In addition to protein coding genes, the human genome also encodes thousands of functional long non-coding RNA (lncRNA) genes. How these lncRNAs control gene regulation is unknown, largely because of technical limitations in defining lncRNAs complexes in the cell. Scientists at Caltech developed a new approach allowing them to look at lncRNA complexes in cells. Using this approach, the researchers studied Xist, an lncRNA that is required for silencing an entire X chromosome during normal female development. They were able to identify the proteins that directly interact with the Xist RNA and, ultimately, are necessary to silence transcription of the X-chromosome. One of these interacting proteins, called SHARP, is required for excluding RNA Polymerase from genes across the X chromosome. The protein does this by recruiting a key chromatin regulatory protein called HDAC3, which acts to modify the structure of chromatin to silence transcription. These results provide the first detailed view of how a lncRNA controls gene regulation.
The Xist lncRNA interacts directly with SHARP to silence transcription through HDAC3. McHugh CA et al. Nature. 2015 April 27; doi:10.1038/nature14443.
There is an increasing appreciation that mammals have co-evolved with trillions of microorganisms, collectively called the “microbiota,” which regulate a variety of biological processes, including the development and function of the nervous system. New research explores fundamental interactions between gut microbiota and the mammalian host in regulating levels of neurotransmitters. In a study from the laboratory of 2013 Early Independence Awardee Elaine Y. Hsiao at the California Institute of Technology, they find a striking ~60% of peripheral serotonin is regulated by microbiota and identify bacteria from mice and humans that can regulate host serotonin production in the gut. When microbe-free mice are colonized with serotonin-promoting microbes, serotonin levels rise and can correct enteric and hemostatic abnormalities related to low levels of serotonin. The researchers further reveal particular microbial metabolites involved in serotonin regulation. These findings reveal a fundamental host-microbial interaction and raise the question of whether microbe-based treatments for symptoms and diseases caused by low levels of serotonin are possible.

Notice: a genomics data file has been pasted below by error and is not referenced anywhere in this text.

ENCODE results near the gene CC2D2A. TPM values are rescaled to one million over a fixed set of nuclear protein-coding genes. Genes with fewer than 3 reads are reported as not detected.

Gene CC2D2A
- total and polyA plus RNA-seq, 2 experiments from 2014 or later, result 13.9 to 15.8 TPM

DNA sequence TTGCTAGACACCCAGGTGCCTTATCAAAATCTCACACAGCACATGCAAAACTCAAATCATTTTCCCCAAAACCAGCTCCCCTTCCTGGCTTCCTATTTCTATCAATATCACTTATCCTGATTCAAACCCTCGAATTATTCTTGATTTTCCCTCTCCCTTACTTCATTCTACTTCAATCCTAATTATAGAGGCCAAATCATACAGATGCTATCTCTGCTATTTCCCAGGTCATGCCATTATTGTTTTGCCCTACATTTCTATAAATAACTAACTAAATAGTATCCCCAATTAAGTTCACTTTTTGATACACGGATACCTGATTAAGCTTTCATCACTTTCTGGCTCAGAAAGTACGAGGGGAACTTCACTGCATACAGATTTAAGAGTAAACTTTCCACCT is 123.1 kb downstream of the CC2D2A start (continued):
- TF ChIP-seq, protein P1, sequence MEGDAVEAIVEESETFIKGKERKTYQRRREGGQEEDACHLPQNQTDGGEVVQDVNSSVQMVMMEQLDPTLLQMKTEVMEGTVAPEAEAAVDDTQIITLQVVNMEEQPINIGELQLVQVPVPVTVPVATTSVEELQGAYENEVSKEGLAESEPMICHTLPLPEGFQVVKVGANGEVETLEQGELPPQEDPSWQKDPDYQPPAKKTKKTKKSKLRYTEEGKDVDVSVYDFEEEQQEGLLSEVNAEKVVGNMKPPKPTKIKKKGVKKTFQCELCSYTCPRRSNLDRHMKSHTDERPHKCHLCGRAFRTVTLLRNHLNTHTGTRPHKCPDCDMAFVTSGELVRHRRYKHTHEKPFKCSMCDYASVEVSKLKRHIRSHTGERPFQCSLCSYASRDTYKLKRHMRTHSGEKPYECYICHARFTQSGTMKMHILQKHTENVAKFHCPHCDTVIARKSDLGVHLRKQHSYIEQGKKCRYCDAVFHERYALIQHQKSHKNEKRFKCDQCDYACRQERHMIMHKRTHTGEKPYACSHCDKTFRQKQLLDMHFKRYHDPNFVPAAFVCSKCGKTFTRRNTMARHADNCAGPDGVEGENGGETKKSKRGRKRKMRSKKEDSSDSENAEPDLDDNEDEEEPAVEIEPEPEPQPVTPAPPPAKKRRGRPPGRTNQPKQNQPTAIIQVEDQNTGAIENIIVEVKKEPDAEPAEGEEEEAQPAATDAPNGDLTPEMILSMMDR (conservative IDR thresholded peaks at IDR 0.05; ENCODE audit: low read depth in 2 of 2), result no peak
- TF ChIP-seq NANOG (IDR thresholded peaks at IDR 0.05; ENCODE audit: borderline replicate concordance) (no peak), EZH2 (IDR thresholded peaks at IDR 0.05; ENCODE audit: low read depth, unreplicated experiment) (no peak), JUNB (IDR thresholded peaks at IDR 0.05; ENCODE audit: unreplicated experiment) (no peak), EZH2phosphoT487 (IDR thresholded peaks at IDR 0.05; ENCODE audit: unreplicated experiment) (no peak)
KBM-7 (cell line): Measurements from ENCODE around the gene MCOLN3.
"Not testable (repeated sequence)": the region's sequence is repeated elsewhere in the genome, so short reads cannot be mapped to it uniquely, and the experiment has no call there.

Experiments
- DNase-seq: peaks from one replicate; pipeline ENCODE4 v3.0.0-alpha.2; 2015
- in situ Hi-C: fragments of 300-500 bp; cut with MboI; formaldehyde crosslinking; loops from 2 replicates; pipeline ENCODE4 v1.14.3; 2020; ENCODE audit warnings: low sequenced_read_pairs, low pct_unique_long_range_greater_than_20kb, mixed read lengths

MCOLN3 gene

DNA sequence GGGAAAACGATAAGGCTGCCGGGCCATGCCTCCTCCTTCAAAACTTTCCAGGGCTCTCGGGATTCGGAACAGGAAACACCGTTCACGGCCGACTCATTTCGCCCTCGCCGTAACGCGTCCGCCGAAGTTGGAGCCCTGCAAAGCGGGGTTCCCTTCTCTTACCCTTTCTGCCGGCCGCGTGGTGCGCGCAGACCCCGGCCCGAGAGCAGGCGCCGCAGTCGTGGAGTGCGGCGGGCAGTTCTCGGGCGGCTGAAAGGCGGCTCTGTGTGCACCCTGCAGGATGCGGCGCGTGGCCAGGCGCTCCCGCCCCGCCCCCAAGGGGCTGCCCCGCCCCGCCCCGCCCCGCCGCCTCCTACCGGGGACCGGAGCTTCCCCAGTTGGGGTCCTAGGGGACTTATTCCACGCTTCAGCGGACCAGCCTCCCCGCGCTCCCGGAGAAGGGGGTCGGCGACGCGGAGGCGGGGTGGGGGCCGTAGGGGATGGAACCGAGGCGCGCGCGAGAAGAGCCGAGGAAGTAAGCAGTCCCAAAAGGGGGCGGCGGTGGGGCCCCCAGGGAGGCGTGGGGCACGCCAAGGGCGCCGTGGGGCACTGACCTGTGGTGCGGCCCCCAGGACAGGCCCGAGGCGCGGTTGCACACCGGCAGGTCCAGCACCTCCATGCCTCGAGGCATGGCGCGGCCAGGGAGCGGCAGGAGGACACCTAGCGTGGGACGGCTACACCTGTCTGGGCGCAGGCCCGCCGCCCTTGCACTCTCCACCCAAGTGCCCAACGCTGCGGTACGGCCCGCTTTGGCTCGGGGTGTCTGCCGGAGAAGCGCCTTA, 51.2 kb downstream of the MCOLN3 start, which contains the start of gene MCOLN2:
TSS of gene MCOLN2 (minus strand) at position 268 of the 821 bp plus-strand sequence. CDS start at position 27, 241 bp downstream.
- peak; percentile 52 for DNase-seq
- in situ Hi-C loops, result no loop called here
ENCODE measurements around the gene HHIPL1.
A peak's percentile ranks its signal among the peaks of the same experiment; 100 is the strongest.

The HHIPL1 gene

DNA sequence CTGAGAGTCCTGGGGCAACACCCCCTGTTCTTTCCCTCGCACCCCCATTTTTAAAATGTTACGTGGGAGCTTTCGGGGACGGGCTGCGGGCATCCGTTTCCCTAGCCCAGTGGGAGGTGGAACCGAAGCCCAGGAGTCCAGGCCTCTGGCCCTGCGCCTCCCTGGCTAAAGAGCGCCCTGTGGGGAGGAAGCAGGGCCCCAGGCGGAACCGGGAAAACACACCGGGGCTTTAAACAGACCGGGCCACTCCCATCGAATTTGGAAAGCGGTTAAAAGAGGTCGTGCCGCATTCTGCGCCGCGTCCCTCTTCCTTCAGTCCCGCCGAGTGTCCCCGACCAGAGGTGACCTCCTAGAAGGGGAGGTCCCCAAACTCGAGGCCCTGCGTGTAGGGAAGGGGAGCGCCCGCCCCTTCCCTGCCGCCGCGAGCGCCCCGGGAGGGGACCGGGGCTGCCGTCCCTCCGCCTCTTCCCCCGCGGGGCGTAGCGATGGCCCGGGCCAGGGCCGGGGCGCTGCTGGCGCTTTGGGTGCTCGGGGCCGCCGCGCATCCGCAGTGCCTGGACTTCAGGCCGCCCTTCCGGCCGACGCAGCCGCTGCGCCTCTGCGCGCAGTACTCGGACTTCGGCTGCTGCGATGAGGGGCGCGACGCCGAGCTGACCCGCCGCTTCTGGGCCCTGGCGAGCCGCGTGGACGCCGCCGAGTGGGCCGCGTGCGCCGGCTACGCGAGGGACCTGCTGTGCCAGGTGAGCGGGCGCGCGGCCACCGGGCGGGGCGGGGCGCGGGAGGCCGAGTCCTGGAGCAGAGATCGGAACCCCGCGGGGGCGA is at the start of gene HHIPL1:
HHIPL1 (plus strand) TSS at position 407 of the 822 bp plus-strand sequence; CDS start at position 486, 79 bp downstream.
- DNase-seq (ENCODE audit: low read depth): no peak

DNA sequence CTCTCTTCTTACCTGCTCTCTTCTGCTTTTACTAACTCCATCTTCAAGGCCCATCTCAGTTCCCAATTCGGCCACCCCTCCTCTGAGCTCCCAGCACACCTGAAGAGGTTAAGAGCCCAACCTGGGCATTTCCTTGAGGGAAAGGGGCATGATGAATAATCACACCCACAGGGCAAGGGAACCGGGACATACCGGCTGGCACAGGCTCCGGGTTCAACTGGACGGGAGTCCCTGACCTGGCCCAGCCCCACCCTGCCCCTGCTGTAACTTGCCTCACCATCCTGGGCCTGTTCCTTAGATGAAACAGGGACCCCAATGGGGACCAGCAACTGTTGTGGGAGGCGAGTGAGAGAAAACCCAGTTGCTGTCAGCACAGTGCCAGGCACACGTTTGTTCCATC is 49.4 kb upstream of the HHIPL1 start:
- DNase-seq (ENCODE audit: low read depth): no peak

Indigenous bacteria from the gut microbiota regulate host serotonin biosynthesis. Yano JM et al. Cell. 2015 April 9; 161:264-276.
2013 Early Independence Awardee Demonstrates Neurological Dysfunction in Mouse Model of Kabuki Syndrome is Potentially Reversible and Linked to Adult Neurogenesis
Dr. Hans Tomas Bjornsson, MD, PhD, an assistant professor at the McKusick Nathans Institute of Genetic Medicine and the department of pediatrics at the Johns Hopkins University School of Medicine, has published a paper in the journal Science Translational Medicine, describing that a deficiency of dentate gyrus neurogenesis may underlie some of the neurological dysfunction seen in a mouse model of Kabuki syndrome, a rare Mendelian cause of intellectual disability. Using a drug known to target the epigenetic machinery, Bjornsson and his team demonstrated recovery of the neurogenesis defect in association with normalization of hippocampal memory defects in the treated mice. These findings suggest that Kabuki syndrome may be a treatable cause of intellectual disability even in postnatal life and raises the possibility whether deficiency of neurogenesis may underlie additional causes of intellectual disability.